Kyle Branum practices in real estate and business at Riddell Williams, P.S., in Seattle, Washington. He has extensive experience in real estate transactions. His real estate practice focuses on real estate purchase and sale transactions, commercial leasing, financing, construction and design, and condominium and mixed-use development. Kyle counsels clients in a broad range of business transactions, including business formations, mergers and acquisitions, private equity and debt financings, and professional practice acquisition.
In addition to practicing law, Kyle is active in the community and with local bar association. He has served as vice president (2005), president (2006), and trustee (2007) of the East King County Bar Association. He can be reached at email@example.com or 206-389-1671.
The Answer Really Is Blowing in the Wind
Historically, wind power was harnessed to operate traditional wind mills that were used for pumping water or grinding sand. Today however, the primary application of wind power throughout the world is the generation of electricity.
According to the World Wind Energy Association, wind currently produces approximately 1.5 percent of worldwide electricity. A recent Department of Energy report suggests that wind could provide 20 percent of the electricity needs in the United States by 2030 as companies continue to build new transmission infrastructure and as the cost of wind technologies becomes more affordable. A key component to any successful wind farm development is owning or controlling the land required for wind turbines and insuring such real property against financial loss due to title defects, liens, or other encumbrances.
On average, and given current technologies, most wind farms have an economic life of at least 25 to 30 years. Therefore, most developers do not acquire fee simple title to the property slated for development, but rather acquire long-term ground leases. Ground leases typically provide for a brief initial term (typically 3 to 7 years) with subsequent renewal terms, allowing for a total potential term of approximately 50 years. During the initial term, the developer studies the feasibility of the site including access rights, wind monitoring, permitting issues, and other necessary governmental approvals and consents, and typically pays a fixed rental amount. Once the developer installs wind turbines on the subject property, and such turbines deliver electricity on a commercial basis, the fixed rental amount may adjust to an amount based on their commercial output.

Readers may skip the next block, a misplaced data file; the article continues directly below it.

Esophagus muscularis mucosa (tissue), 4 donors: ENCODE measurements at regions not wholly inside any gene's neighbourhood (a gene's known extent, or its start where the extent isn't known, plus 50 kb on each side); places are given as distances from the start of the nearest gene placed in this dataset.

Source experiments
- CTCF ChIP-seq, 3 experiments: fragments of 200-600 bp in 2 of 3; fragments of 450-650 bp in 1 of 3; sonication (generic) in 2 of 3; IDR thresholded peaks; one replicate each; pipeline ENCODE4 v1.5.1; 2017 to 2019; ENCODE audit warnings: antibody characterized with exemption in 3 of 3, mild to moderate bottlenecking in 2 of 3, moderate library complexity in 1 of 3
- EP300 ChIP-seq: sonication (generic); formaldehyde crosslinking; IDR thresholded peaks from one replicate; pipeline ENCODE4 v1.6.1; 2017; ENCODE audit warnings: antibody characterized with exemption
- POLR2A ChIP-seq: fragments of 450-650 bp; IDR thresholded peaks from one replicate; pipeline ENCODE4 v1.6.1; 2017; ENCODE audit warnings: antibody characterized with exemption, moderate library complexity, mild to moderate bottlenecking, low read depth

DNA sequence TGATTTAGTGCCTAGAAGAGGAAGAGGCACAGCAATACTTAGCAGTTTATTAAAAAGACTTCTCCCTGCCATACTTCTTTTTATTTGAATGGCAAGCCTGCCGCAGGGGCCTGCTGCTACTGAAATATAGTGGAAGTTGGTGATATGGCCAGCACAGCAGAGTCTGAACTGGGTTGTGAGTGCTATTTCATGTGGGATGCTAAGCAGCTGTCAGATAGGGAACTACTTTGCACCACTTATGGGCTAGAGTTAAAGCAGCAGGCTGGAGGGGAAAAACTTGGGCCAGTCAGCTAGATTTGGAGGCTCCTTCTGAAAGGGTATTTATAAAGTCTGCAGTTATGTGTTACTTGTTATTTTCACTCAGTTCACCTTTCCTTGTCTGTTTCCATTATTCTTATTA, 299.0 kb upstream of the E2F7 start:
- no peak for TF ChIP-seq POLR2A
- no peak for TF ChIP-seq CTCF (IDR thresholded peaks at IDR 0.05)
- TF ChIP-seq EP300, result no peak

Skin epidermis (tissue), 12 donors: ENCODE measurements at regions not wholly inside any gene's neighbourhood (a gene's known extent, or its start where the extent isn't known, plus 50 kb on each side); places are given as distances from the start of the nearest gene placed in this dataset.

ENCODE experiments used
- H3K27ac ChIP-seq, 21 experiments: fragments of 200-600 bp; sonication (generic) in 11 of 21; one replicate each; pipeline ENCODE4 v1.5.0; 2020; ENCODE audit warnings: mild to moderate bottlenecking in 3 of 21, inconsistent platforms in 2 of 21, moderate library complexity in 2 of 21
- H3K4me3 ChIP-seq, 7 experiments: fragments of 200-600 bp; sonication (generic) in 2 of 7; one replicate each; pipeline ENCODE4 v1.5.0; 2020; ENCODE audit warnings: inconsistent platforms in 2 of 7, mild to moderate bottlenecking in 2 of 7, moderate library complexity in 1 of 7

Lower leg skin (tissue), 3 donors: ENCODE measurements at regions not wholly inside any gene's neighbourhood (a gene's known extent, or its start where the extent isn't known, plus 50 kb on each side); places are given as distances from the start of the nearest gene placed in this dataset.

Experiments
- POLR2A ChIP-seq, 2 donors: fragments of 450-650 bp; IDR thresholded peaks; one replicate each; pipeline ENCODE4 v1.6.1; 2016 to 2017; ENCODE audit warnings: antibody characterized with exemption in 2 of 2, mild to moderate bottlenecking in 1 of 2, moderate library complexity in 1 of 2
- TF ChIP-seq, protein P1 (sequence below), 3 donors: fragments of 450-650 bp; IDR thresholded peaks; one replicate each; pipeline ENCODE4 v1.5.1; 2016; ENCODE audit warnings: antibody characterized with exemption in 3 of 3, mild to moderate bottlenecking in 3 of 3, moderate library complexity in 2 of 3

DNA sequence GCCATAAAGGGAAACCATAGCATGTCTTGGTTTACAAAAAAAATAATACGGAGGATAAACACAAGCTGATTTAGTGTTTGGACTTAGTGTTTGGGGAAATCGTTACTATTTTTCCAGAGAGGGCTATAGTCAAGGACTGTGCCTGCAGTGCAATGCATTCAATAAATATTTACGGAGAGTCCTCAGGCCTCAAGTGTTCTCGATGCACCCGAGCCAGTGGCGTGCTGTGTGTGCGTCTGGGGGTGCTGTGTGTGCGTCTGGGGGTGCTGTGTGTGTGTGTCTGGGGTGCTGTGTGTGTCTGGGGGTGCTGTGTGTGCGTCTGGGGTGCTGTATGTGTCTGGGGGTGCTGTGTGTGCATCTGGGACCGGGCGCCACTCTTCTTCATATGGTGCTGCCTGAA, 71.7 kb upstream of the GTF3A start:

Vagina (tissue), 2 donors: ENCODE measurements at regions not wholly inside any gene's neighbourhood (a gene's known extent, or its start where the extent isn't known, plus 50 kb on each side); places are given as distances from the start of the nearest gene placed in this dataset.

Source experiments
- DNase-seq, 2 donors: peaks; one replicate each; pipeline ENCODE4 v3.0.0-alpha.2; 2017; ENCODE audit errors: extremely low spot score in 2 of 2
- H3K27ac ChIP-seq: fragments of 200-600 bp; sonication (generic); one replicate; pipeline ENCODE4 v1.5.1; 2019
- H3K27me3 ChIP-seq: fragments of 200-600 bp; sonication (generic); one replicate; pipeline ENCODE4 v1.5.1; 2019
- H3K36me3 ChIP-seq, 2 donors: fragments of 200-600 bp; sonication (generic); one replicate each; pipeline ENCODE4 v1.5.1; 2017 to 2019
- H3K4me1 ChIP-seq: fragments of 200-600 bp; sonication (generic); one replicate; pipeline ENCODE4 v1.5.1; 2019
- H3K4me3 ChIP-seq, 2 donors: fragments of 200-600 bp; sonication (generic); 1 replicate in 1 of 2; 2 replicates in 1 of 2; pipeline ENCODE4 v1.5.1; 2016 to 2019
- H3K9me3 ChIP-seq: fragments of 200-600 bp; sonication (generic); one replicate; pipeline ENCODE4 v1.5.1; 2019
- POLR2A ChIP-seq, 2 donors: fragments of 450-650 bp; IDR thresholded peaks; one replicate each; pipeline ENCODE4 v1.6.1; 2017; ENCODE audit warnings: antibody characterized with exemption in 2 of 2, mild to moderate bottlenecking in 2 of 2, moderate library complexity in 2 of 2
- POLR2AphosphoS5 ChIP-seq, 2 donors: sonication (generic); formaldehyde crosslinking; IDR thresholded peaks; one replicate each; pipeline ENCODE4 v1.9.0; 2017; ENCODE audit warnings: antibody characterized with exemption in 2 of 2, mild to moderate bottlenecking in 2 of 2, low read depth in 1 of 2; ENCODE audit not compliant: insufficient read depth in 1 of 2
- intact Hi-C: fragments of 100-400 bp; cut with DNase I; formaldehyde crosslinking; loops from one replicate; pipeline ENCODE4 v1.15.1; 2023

If title to the wind farm property were to fail following the commencement of commercial operations, a developer’s losses and defense costs could be substantial and would likely place the entire development in financial jeopardy. Therefore, experienced developers will obtain a search and examination of the title to the wind farm property prior to entering into the ground lease and will purchase a policy of title insurance consistent with the amount of the developer's investment, which may well exceed hundreds of millions of dollars depending on the size of the particular wind farm. Therefore, selecting the appropriate title company is vitally important to the success of the project.
In selecting a title company, a developer should consider the following factors:
- The financial condition of the underwriter. The developer may obtain information from rating agencies and examine annual reports and the underwriter’s own internal guides and limits on the size of a policy.
- The title company’s resources and pricing in the area where the project will be located. Wind farm developments may span county lines and the ability of a local agent may be limited to providing a search and examination of local records only. The developer therefore should determine if one title company is capable of providing the necessary services for a multiple county project.
- The process for obtaining any necessary endorsements. In the event extended coverage will be obtained, confirm the title company’s requirements for such coverage.
- The flexibility of the title company to add subsequently-acquired properties to the developer’s existing title policy. For example, if the developer acquires rights to properties following the issuance of the original title policy, is the title company able to add such properties to the developer’s existing polices or will new polices need to be issued?
- The process for increasing the amount of title coverage over the life of the project. For example, will the title company allow the developer to increase the amount of coverage through the purchase of endorsements to the existing policies or will new policies need to be obtained?
One of the key components to the successful development of a wind farm project is selecting the correct title company. Making this determination during the initial stages of development will increase the odds of success for the overall project.
Kyle Branum is a real estate lawyer at the Seattle law firm of Riddell Williams, P.S. Kyle’s extensive real estate experience focuses on renewable energy, commercial purchases, sales, leasing, financing, and construction and design. He can be reached at firstname.lastname@example.org or 206-389-1671.
© Copyright 2009, American Bar Association.